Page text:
A federal appeals court Wednesday affirmed a lower court decision to dismiss a lawsuit filed by Walmart against the Justice Department, a lawsuit filed after federal official considered criminal charges over alleged mishandling of opioids dispensed by Walmart pharmacies.
The opinion, issued by a three-judge panel of the Fifth Circuit U.S. Court of Appeals, affirmed the February decision by District Judge Sean Jordan in the Eastern District of Texas that Walmart’s action was barred by sovereign immunity and want of subject-matter jurisdiction. And in Wednesday’s opinion affirming that decision, the appeals court said that Walmart had not “demonstrated the existence of a ripe case or controversy” worthy of consideration by the courts beyond the sovereign-immunity issue.
Last December — two months after Walmart filed the action — the Justice Department filed their own lawsuit in Delaware, charging Walmart and its pharmacies with wholesale violations of the Controlled Substances Act in connection with their handling of opioids in Texas and several other states. The lawsuit is considered one of the largest and most significant legal actions to emerge from efforts to cope with the nation’s on-going opioid crisis.
Walmart and its lawyers did not immediately respond to requests for comment on the opinion. Nor did DOJ officials.
In its lawsuit Walmart had sought a series of declaratory judgments stating that the opioid-dispensing and -distribution practices in Walmart’s pharmacies did not violate the CSA, complaining that the mention of possible criminal charges against the company during the course of the investigation amounted to misconduct by East Texas prosecutors with whom Walmart had sought a negotiated outcome to the ongoing federal investigation.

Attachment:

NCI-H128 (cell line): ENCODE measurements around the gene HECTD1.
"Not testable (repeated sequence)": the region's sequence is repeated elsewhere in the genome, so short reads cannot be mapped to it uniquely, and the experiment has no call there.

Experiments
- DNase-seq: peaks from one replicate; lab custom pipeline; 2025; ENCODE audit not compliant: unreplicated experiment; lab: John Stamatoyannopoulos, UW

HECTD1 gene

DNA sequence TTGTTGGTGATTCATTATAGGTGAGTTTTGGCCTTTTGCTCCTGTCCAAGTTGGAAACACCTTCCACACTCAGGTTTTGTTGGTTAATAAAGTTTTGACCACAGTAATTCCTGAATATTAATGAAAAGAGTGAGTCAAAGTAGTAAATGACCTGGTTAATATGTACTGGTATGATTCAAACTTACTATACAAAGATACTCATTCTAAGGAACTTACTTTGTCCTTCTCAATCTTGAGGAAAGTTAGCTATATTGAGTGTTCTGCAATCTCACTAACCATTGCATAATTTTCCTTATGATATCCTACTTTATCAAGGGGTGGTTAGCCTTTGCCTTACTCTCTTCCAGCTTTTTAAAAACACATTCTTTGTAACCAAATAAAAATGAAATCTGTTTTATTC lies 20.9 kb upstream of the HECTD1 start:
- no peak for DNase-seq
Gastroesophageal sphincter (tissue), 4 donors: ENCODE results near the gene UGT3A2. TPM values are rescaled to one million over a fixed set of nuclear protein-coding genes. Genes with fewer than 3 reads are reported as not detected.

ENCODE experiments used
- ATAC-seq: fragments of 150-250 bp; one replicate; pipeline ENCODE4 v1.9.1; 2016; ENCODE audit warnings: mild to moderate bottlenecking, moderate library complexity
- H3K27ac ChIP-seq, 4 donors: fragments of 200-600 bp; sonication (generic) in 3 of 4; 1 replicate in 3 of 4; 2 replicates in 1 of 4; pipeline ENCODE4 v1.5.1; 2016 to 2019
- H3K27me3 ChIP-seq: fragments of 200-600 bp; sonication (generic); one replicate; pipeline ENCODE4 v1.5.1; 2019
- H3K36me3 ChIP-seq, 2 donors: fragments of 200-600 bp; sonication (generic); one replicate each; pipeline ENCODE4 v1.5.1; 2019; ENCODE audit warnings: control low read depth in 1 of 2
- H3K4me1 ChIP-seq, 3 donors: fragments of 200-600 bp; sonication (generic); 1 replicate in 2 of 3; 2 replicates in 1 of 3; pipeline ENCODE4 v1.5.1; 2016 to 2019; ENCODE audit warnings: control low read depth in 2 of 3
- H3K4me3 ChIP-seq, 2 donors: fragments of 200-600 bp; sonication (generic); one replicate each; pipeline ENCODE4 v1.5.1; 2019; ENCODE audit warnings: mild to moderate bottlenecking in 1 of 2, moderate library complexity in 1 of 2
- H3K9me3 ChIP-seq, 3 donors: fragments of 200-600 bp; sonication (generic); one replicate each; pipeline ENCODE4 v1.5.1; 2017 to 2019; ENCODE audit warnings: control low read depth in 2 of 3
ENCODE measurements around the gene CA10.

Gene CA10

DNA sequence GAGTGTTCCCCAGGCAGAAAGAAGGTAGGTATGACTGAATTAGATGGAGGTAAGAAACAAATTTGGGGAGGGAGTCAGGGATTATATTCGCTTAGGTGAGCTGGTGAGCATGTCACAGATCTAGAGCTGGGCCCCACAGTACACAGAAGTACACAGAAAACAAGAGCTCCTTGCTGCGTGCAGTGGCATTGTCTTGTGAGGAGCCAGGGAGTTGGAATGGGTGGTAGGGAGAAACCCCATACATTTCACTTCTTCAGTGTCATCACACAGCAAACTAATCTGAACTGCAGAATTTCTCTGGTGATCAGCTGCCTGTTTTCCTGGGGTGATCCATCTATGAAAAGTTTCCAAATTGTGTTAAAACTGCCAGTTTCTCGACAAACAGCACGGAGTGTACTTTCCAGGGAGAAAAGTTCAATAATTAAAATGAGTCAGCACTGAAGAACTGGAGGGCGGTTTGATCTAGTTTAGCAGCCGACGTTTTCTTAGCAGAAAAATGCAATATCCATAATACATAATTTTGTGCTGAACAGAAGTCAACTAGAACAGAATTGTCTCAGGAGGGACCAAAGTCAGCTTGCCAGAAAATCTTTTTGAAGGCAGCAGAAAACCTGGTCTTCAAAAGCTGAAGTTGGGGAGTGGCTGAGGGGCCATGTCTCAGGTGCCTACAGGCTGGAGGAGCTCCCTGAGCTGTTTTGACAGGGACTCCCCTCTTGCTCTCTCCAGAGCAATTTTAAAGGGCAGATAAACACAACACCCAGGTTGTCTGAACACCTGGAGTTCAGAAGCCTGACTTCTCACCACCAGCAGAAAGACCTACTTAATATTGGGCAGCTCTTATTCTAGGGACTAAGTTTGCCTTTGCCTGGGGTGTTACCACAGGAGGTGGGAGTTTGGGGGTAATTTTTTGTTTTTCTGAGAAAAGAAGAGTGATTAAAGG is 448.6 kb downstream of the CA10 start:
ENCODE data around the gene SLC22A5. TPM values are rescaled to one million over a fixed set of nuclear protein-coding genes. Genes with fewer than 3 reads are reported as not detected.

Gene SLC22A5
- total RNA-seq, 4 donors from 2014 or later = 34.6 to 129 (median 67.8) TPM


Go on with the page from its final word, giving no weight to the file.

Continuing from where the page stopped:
Walmart had attempted to persuade the Fifth Circuit panel, which included Judges Patrick Higginbotham, Jerry Smith and James Ho, that alleged misconduct by DOJ prosecutors had amounted to appealable sanctions against Walmart.
But in Wednesday’s 16-page opinion, Judge Smith wrote that settlement negotiations had nothing to do with “agency action” — an element that had to be met to waive sovereign immunity under the Administrative Procedure Act.
“Walmart cites several ‘rules,’ but most of them derive not from official publications but from positions allegedly taken by the government in settlement negotiations with Walmart,” Judge Smith wrote in the unanimous opinion. “Though there is no room for disagreement about precisely what satisfies the definition of ‘rule,’ it surely does not include negotiating positions.”
Moreover, the very existence of the DOJ’s enforcement action in the District of Delaware corroborates the Fifth Circuit’s position that the Eastern District action is now unnecessary.
“When this case was brought, the government had no unequivocal position, but now it has one — and that position is, by Walmart’s own telling, materially different from the one Walmart challenges,” Judge Smith wrote. “At its core, ripeness is a matter of timing that serves to prevent courts from entangling themselves in cases prematurely. If it was not clear when the case was brought, it is certain now that the lack of a clear position on the part of the government rendered the case premature at that time. Because it challenges a series of positions that the government does not quite take, Walmart fails to show the ‘actual controversy’ that is needed for a declaratory judgment to be fit for judicial decision.”
Judge Higginbotham concurred with the majority opinion, but dissented that Section III, which addressed Walmart’s arguments over the “rules” and “sanctions” elements of its agency action argument, was unnecessary.
In the Delaware action, a motion to dismiss hearing before U.S. District Judge Colm Connolly had been scheduled for November 22 but was canceled after the parties agreed to stay the hearing while awaiting the resolution of two U.S. Supreme Court cases that could affect the litigation.
For a history of the Walmart investigation in East Texas and the subsequent resignation and whistleblower complaint by the lead civil prosecutor, Joshua Russ, click here.